When there’s no empty nest…but your nest egg is emptying
13 Jul, 2022

Globally, research has revealed that young adults are living at home with their parents for longer stretches of time – or are moving back after leaving the family home, earning them the title of the ‘boomerang kids’.

In 2020, the Pew Research Centre reported that more than half of the young adults between the ages of 25 – 35 in the United States were living at home – a phenomenon exacerbated by the pandemic. Britain reported a similar scenario, with Loughborough research finding that the majority (54%) of young adults were staying at the parental home until their late 20s, while up to a third of those in their early 30s were still at home.

While current statistics for South Africa are not readily available, in 2018 Statistics SA reported that around 32.2% of households had more than one generation living under one roof, while in that same year one South African financial services provider said that around 42% of 18 to 34-year-olds were still living at home – a number which is expected to have climbed since the onset of the pandemic.

Warren Wilkinson, Franchise Principal and Certified Financial Planner at Consult by Momentum, says that anecdotally and over the past decade, he has seen more young adults staying at home with their parents for longer periods.

“Considering that the average cost of tertiary tuition over a four year period can amount to around R350 000, some parents might not be able to afford the cost of accommodation for their children as well.

“For those young adults who’ve finished their studies and have entered the workforce, they might not yet be able to afford the cost of a bond or rental – especially in pricier metros such as Cape Town – and so reside with their parents.

“In my practice, we’ve seen a trend emerge in that even the most qualified graduates are struggling to leave home. For a parent, the average cost of accommodating a young adult can amount to around R100 000 per year, when you consider meals, clothing and other essential expenses. And that does not take tertiary education and entertainment into account!”

Wilkinson explains that this has a knock-on impact on the finances of caregivers. “Consider that only around 4% of South Africans can afford to retire comfortably, so a child staying at home for longer periods may put pressure on the provider’s ability to direct money towards their retirement.”

However, in an interesting and apparent contradiction to the above, Wilkinson says that even when children do leave home in their early 20s, their caregivers are not necessarily saving a great deal more than those with children still at home. “We’ve seen a lot of our clients travel more when their children leave home. There are also instances where one caregiver has been a stay-at-home mom or dad, and when their kids leave the home they look at starting a new business venture – which typically requires capital – or they spend more of their disposable income on their grandkids.”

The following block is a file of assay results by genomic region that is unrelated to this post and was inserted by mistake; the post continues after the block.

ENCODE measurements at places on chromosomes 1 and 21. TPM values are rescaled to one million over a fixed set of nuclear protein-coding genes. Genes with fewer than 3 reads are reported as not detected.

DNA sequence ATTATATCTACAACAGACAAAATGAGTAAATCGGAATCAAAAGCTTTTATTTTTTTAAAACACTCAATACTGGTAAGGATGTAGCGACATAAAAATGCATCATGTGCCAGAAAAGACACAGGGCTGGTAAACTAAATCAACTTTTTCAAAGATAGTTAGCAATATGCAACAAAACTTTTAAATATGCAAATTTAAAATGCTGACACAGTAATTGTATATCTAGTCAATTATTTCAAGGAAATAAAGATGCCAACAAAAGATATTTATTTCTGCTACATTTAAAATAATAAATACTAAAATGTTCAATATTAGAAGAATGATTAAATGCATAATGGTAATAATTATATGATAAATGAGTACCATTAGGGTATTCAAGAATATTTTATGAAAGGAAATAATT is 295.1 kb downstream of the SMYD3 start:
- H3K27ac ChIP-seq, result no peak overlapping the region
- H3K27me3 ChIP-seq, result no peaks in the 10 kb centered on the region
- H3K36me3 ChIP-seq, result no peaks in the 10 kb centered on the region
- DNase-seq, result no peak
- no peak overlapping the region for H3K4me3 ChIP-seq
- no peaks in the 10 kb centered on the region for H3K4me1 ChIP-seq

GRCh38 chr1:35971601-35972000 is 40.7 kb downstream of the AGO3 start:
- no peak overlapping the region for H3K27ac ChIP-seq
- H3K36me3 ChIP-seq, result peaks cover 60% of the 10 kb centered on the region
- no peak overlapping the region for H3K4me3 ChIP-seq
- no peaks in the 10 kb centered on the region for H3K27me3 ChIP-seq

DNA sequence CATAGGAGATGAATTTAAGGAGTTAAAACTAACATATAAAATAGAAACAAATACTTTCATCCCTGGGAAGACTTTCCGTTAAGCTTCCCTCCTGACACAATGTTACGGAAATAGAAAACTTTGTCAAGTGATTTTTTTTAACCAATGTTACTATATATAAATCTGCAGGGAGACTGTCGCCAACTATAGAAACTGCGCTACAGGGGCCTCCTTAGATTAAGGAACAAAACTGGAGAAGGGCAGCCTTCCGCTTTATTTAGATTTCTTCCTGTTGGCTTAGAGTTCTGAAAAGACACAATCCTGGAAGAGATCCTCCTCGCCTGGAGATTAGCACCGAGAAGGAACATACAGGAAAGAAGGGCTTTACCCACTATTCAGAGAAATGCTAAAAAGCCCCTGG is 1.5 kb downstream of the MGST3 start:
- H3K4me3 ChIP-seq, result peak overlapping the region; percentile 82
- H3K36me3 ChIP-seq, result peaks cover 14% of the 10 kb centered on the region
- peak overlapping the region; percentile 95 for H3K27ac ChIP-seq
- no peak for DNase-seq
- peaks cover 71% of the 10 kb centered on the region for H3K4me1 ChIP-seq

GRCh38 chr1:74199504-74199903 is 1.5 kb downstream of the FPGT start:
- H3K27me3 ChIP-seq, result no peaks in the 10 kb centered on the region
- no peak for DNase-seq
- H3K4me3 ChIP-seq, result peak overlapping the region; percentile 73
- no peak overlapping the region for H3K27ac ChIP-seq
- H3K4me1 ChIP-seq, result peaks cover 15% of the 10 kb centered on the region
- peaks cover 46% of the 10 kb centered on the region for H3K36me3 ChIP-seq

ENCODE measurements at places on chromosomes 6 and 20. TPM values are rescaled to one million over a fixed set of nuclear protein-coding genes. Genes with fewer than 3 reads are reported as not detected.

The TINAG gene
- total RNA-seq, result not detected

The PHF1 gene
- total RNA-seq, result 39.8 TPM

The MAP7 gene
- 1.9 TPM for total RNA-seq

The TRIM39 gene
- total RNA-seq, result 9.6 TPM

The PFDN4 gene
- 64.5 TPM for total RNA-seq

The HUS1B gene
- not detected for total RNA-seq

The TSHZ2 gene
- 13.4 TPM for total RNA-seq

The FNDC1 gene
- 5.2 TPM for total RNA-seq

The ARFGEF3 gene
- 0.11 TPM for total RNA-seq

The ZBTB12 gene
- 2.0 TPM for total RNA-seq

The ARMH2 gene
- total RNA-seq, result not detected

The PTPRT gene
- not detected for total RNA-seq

One study confirmed this, finding that when children left the family home their parents typically consumed less – but didn’t necessarily save more.

So what does Wilkinson suggest for those whose children eventually fly the nest?

“Your retirement savings are critical. If the expense of caring for your child for longer than expected has eaten into your savings, use the period after they leave to play catch up. This will allow you to maintain your lifestyle in your later years. Medical aid and critical illness cover are also two things you do not want to skimp on, as medical care can place huge pressure on your ability to maintain your lifestyle.

“Some clients also consider downscaling their home, as they no longer require the additional space. This might also provide a source of additional funds that you can channel towards your later years.”

For the most part, says Wilkinson, young adults will likely require some form of financial assistance from their parents, until such a time as they are well into their careers and able to independently support themselves.

This is why generational wealth planning is key. “Even with sound planning, it can take between three to four generations to accumulate wealth. We encourage our clients to look at setting up a family trust structure with proper stewardship – this will make your growth assets available to the generations that follow you while helping your children build their wealth over time.”

No matter how wealthy one might be, Wilkinson maintains that ‘every level brings another devil’ – meaning that parents will always experience some degree of financial stress in relation to their kids. This is where the guidance of a qualified financial adviser well-versed in wealth management comes into play. “They will be able to craft a plan tailored to your unique needs and lifestyle.

Concludes Wilkinson, “We want to ensure that our child has security and the best start in life that we can give them – but, with sound financial planning, this doesn’t need to come at the expense of your lifestyle.”



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